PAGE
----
“High attention drives brand performance but it shouldn’t be the goal. Next year, creative teams will be focused more on the quality of attention relative to a brand’s life stage and competitive set, and the performance output it delivers.”
Jahanzeb Alvi, Growth Director, Exit Bee
“The Ad Industry has evolved significantly in the past 18 months with acquisitions, consolidations, more transparency and measurement.
“Now the focus is how not to keep all eggs in one basket, i.e. relying too much on one technology like cookies or relying too much on one metric like viewability.
“Attention is increasingly becoming the new currency for Media Trading. Attention metrics equip agencies and publishers to trade on placements which are noticed more than others, but the true winner in attention economy will be partners who not only deliver attention formats, but couple it with high impact engaging creative too.
“Exit Bee’s delivers in quality over quantity and delivering one attention grabbing beautifully designed creative delivered in the moment when user’s attention is naturally available, will always win over 10 IAB standard banners.
“Advertisers have to start treating a website’s unique users as unique humans who all have different wants, associations and preferences.
“Using AI to determine when their attention is available and delivering a contextual suggestion to enhance their online experience will be a big priority for publishers this 2023.”
Simon Carr, Chief Strategy Officer, Hearts & Science
“John Hegarty said earlier this week in a radio interview that “creativity is the essence of optimism”, so here are three creative areas I’m optimistic about:
“First, we’ve been working with analytical AI in the media industry for a while now, but next year Generative AI will explode for both media and creative agencies.
“The Shuh Rukh Khan My Ad for Cadburys and The Lost Tapes of the 27 Club for Over The Bridge are signals of its potential.
“Secondly, next year we’ll be in the midst of a recession. It’s easy for brands to cut humour in the face of this, but audiences don’t want to sit in front of the TV and be confronted by a sea of seriousness.
“Iconic creative work that’s genuinely funny and over the top, such as the new Samsung Welcome to the Flip Side work, is something we should see more of.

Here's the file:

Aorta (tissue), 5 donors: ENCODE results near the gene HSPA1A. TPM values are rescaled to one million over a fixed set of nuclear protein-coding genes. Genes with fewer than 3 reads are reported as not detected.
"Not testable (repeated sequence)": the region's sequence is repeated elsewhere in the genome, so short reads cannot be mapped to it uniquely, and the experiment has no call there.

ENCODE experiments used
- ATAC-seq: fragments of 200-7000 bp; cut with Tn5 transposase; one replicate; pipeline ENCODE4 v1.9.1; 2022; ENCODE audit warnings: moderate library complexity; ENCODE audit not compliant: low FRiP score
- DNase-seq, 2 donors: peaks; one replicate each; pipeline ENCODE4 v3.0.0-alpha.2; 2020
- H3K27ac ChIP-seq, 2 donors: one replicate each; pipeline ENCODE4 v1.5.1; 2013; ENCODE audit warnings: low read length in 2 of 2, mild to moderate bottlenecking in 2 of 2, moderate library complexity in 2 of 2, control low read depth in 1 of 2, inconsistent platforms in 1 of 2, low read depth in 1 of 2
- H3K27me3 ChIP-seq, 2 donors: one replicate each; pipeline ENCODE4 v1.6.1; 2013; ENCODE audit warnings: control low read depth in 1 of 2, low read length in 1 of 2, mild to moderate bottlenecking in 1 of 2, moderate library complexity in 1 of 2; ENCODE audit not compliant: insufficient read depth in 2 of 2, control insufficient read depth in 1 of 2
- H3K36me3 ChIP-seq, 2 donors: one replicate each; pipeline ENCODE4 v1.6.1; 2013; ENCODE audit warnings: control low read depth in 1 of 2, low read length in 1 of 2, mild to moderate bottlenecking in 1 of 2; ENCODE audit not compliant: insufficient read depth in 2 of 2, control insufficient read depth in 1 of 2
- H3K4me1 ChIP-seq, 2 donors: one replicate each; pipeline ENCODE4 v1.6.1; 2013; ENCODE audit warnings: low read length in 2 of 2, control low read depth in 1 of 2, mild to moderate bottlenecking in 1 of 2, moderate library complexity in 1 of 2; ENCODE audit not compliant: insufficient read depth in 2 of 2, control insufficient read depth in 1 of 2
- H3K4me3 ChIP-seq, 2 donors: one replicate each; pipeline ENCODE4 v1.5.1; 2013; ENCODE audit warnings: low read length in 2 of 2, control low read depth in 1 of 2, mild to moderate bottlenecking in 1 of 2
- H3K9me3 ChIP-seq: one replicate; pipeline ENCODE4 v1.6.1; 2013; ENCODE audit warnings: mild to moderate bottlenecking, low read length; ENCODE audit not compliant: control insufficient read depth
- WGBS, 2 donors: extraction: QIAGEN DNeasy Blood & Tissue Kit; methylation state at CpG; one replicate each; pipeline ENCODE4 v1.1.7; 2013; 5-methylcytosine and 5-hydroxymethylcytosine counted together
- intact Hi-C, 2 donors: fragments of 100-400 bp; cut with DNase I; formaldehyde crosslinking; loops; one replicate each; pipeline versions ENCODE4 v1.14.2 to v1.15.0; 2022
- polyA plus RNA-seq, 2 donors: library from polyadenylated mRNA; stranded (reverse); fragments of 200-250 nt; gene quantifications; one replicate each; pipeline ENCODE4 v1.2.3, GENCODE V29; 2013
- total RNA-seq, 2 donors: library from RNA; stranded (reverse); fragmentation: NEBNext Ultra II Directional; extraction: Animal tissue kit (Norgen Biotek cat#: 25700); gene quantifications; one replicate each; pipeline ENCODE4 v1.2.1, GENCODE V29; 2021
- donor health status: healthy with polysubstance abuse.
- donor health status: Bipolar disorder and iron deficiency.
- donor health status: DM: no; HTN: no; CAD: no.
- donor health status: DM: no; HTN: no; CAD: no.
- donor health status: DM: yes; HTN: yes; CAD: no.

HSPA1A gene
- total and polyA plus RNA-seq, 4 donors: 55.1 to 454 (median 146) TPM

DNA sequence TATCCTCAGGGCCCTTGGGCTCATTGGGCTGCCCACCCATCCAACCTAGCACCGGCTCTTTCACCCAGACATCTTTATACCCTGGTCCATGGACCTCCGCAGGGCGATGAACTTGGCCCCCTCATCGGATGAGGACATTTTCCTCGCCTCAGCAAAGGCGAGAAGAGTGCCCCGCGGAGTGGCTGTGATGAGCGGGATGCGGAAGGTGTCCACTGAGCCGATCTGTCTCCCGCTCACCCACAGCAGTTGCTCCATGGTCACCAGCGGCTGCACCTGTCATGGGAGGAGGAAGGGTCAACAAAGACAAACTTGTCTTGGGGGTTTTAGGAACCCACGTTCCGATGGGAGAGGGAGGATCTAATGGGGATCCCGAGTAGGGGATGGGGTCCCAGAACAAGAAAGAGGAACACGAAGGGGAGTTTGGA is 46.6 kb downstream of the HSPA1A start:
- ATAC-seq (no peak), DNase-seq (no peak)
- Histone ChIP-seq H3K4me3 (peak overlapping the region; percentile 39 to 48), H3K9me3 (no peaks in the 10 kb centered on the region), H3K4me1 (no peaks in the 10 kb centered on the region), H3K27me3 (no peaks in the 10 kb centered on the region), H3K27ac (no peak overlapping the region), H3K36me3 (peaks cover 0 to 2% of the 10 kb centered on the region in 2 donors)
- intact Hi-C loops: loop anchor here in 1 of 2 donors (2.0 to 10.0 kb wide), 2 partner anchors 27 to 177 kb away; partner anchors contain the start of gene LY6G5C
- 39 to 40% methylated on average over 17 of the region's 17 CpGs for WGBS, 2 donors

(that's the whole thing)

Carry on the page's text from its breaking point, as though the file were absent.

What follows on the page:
“And finally, one of my favourite campaigns this year was Back Markets Hack Market. The combination of cause and innovation and disruption is an exciting new formula for the coming year.”
Emanuela Recalcati, Director of Client Solutions, EMEA, Xaxis
“In 2023 brands are going to be looking for ways to meet marketing objectives and achieve business outcomes under more challenging economic conditions.
“To do this, they’ll need continuous and data-driven creative transformation to form a core component of their programmatic advertising strategies.
“Whether that’s applying AI to creative analytics and optimisation or experimenting with QR codes in DOOH, brands that can innovate at scale across multiple channels will be the ones that thrive.”
Darren Richardson, Chief Creative & Technology, Vivaldi Group
“Creative must have technology at its core to connect and inform future interactions, along with consumer experiences, because storytelling will be as, if not more important than it has been in the past.
Meaning, what’s the creative idea, what’s the consumer takeaway from the interaction with the brand. Looking beautiful will no longer cut it.
“Finally, a measure we often forget: consumer expectations. This isn’t the “what’s in it for me” question, it goes deeper into the way you as a brand have to compete in this always-on and instant gratification world to add more value than your competitors.”
Paul Coggins, CEO, Adludio
“Creativity was always the ad industry’s greatest weapon but it got lost somewhere along the way as the focus switched to data and tracking consumers on an ever greater scale.
“But with 2023 promising the prioritisation of privacy and further deprecation of third-party cookies, advertisers are going to have to go back to the drawing board, literally.”
“To this end, we can expect that brands will look to AI for optimised campaign design. Some brands will take this in-house.
“Others will leverage third-party, AI-led platforms. Nevertheless, the end result will be more engaging and efficient ads, informed by data.”
Steven Filler, UK Country Manager, ShowHeroes Group
“Revenue is continuing to move out of the publisher ecosystem and into the big platforms.
“This is still a key industry trend that needs to be rebalanced and video will be a powerful catalyst for making this happen.
“Advertisers are clambering for quality video inventory and the platforms, dominated by user-generated content, simply aren’t able to meet that demand.
“In 2023, publishers with their solid reputations for quality and trusted editorial output, will play a key role in plugging the gap. “However, editorial teams often lack the resources to significantly ramp up video output.
“Because of this, we’ll see an uptick of publishers partnering with online video platforms (OVPs) to access curated video libraries to complement their own video production.
“Publishers will need to ensure that their video partners combine both content studio production and monetisation technologies to make the partnership worthwhile.
“Video will also provide a powerful tool for publishers to increase monetisation within their brand safe content environments, offsetting the impact of a negative news cycle and a large proportion of bad news stories that brands are often unwilling to advertise against.